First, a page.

Cris Cohen: You've been part of this band for almost a decade now. I'm curious, how has being part of this band influenced your guitar playing?
Kryz Reid of Third Eye Blind: It's an interesting question. I don't think I've ever been asked that before. Let me think.
I think that Stephan has a producer's ear. So, as soon as we started to record together, the way Stephan talks about tone and talks about the style of guitar players…
Like when Tom Morello hits a chord. We were rehearsing next door to the Chris Cornell tribute thing that was on a while ago. So, Tom Morello and all the Audioslave guys, they were all right next door. We could hear (guitar sounds). And it's just completely on. There's no way you could be like, "Who's that?" Even his tech checking his shit doesn't sound like Tom.
So, Stephan kind of emboldened me with that idea. He was like, "When you play the guitar, I want people to know that it's you."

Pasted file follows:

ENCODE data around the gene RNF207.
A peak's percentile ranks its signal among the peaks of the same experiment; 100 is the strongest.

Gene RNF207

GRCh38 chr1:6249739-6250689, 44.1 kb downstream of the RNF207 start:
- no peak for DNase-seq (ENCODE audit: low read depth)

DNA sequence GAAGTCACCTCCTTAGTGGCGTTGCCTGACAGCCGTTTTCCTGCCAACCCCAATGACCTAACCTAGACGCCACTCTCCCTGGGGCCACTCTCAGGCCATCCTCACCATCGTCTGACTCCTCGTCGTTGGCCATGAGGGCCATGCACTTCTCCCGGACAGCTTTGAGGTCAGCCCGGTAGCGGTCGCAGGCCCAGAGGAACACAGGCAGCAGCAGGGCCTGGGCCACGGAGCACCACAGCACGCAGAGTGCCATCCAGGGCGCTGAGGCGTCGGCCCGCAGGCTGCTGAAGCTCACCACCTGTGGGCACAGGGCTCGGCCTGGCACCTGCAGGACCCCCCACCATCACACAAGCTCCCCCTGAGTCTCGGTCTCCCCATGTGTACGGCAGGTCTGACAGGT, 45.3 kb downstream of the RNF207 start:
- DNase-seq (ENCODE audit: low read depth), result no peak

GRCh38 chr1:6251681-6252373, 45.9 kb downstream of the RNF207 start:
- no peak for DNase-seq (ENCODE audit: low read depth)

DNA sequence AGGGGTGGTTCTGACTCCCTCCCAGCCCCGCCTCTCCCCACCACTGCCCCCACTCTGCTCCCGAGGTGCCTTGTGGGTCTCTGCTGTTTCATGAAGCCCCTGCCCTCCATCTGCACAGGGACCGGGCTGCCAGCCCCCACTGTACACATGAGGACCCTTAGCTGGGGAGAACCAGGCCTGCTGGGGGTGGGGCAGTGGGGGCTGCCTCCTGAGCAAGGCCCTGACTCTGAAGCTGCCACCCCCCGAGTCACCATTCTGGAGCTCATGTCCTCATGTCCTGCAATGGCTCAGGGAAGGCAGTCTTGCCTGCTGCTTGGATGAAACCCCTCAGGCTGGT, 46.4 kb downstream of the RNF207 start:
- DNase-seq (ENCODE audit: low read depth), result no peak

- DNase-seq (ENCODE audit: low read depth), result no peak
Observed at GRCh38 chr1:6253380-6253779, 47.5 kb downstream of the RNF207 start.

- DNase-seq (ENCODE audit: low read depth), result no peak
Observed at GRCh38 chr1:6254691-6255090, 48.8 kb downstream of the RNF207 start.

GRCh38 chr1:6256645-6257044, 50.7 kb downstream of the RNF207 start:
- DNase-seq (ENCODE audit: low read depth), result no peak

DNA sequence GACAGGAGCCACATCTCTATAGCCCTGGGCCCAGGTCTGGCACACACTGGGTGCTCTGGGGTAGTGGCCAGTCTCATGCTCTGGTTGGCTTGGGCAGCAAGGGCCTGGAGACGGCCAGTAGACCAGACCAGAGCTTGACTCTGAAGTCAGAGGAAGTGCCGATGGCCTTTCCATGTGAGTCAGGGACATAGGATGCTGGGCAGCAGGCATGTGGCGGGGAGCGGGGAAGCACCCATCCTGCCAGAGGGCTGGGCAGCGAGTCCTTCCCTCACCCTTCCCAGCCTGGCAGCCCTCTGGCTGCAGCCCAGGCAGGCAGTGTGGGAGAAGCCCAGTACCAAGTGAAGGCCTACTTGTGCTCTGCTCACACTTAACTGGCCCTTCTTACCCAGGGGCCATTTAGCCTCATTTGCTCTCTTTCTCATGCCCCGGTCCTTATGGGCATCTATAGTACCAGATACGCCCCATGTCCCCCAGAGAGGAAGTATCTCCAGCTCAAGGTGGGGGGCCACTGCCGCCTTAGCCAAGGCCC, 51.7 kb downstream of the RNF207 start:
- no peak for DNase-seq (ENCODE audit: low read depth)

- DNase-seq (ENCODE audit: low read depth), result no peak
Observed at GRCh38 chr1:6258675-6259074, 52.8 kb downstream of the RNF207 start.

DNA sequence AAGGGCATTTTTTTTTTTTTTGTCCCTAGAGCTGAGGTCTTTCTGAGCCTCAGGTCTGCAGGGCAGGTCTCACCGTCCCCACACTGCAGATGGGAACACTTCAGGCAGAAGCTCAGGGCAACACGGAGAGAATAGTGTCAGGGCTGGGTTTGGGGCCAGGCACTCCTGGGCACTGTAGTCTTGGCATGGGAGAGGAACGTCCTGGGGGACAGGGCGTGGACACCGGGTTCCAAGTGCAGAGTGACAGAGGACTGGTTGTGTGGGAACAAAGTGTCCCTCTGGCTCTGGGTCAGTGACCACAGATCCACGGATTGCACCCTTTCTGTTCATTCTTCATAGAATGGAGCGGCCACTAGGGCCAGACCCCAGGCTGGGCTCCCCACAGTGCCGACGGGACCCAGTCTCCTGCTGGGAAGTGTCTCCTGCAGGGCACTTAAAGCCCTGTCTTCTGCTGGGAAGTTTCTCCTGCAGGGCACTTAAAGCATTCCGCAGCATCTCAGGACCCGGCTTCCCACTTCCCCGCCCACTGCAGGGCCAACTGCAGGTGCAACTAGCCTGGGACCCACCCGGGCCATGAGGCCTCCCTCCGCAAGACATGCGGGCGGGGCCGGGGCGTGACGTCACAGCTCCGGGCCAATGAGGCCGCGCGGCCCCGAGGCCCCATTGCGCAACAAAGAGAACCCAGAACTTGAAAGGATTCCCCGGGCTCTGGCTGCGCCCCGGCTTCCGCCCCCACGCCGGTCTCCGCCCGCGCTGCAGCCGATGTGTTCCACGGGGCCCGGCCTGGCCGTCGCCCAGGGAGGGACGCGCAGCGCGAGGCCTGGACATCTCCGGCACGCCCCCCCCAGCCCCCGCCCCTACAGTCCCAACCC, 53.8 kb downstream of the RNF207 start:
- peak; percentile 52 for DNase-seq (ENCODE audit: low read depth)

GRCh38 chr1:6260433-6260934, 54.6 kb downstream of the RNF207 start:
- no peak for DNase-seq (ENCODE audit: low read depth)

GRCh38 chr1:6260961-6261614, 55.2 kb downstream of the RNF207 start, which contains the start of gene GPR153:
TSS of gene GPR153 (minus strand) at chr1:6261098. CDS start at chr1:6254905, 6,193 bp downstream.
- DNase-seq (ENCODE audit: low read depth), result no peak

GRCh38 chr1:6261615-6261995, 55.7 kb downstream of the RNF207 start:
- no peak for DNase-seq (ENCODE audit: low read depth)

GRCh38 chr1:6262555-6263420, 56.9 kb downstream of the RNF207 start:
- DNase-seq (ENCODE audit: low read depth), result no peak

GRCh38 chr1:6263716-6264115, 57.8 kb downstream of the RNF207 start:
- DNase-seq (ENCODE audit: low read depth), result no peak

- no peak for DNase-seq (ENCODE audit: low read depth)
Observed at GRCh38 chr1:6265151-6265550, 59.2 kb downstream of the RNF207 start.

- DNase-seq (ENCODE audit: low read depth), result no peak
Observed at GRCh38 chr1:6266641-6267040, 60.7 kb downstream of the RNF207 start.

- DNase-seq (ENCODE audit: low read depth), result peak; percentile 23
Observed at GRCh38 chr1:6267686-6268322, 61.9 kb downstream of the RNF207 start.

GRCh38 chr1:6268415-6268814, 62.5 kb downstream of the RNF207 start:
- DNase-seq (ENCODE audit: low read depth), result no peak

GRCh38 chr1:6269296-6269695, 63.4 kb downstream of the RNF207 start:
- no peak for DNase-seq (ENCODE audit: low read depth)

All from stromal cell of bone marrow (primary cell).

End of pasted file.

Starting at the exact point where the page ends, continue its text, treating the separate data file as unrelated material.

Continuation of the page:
So, the thing is, all of that is in your fingers. It's all very expressive. So, unbeknownst to me, I'm doing that. You know what I mean? But he definitely got me to think more about tone. Because I was always very kind of punk rock. I get a fucking Marshall 800 and... Am I allowed to curse on this?
Cris Cohen: Yeah.
Kryz Reid: I would just crank it and would be like, "Yeah, it sounds good."
But we used to shoot out different amps, different guitars, different combinations of vintage amplifiers. We have all these photos of nine vintage amplifiers lined up with different microphones on them all. Playing the Strat and playing a '68 Strat and playing a fucking Jazzmaster. And then just going through all these different combinations.
Because anything less than what we think is ideal compromises the tonality of the entire product. So, yeah, he's definitely made me a more disciplined guitar player.
Cris Cohen: And as a result, do you notice minor changes now, more?
Kryz Reid: Oh, yeah. I'll listen and I'll go, "We can hear the Stratocaster." You can hear the tonality difference between all those instruments, and the different tones that you'll get off like an AC30 versus a Marshall sound and stuff like that. So, I've learned on the gig, in that respect. Because before that, I was just always plugging in a fucking rocket.